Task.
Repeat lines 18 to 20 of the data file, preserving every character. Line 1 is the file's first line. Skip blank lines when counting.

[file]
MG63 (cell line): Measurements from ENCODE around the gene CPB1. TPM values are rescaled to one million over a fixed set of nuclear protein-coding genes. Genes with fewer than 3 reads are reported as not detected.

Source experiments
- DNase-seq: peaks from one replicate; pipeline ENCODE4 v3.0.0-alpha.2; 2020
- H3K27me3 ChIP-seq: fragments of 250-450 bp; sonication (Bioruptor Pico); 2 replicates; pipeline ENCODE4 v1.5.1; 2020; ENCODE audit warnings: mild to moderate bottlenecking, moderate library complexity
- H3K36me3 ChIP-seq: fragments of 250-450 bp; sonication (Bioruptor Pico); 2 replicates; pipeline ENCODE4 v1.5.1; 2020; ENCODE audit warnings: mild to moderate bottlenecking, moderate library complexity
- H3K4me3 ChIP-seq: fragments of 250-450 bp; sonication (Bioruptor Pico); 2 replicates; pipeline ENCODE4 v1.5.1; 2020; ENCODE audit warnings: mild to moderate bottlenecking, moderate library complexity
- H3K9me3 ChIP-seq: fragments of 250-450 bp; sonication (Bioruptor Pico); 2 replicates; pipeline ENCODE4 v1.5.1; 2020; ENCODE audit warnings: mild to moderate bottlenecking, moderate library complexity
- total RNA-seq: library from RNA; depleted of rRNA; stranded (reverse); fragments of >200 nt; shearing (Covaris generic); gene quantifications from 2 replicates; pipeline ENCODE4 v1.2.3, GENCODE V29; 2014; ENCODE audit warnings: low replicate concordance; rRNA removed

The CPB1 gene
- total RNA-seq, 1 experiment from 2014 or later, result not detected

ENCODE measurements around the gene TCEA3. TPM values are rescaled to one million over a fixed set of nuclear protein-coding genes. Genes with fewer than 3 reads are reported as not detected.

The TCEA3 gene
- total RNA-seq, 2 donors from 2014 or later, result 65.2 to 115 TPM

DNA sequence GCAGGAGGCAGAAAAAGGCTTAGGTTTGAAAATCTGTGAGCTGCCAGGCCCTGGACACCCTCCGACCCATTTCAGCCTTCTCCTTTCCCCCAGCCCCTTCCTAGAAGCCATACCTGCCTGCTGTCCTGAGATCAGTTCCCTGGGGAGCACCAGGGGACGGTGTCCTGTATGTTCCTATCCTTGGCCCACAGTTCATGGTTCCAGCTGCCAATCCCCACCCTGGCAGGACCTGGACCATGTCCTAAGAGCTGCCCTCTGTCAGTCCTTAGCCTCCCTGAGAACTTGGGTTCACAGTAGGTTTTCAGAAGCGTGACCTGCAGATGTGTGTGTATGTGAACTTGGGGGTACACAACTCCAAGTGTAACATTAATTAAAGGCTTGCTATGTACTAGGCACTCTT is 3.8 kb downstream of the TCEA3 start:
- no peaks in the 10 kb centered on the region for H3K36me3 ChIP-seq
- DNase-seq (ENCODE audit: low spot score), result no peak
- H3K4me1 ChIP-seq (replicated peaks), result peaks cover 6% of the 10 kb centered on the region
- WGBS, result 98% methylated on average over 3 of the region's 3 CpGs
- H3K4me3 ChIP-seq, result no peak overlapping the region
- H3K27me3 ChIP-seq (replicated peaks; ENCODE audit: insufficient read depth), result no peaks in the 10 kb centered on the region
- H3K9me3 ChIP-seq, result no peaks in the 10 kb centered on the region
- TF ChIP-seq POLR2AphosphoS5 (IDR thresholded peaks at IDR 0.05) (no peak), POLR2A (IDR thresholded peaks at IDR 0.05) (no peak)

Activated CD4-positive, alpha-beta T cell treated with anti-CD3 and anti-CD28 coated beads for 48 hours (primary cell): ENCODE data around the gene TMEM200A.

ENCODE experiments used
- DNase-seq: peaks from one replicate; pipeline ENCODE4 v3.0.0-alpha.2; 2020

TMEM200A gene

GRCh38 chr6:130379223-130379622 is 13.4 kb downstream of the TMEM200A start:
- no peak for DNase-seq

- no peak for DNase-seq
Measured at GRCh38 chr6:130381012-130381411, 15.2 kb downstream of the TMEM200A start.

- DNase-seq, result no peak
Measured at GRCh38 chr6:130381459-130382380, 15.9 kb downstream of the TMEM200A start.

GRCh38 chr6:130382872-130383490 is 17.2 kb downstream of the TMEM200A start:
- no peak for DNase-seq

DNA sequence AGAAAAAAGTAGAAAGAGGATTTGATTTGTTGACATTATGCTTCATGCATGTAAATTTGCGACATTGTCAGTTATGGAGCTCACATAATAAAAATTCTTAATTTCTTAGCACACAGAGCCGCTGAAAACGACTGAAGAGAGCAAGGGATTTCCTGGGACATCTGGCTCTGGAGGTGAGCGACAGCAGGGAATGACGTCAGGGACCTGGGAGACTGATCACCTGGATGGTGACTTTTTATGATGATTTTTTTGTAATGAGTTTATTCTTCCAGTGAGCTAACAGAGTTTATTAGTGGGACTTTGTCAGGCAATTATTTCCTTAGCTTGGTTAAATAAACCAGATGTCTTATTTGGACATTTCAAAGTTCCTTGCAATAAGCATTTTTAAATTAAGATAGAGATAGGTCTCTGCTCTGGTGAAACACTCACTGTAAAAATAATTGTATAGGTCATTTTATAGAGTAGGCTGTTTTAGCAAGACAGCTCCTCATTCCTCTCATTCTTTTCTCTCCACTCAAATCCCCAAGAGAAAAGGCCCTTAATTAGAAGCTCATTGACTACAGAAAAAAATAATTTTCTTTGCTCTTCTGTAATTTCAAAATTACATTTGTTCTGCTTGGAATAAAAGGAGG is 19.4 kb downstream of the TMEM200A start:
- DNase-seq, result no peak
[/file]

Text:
- WGBS, result 98% methylated on average over 3 of the region's 3 CpGs
- H3K4me3 ChIP-seq, result no peak overlapping the region
- H3K27me3 ChIP-seq (replicated peaks; ENCODE audit: insufficient read depth), result no peaks in the 10 kb centered on the region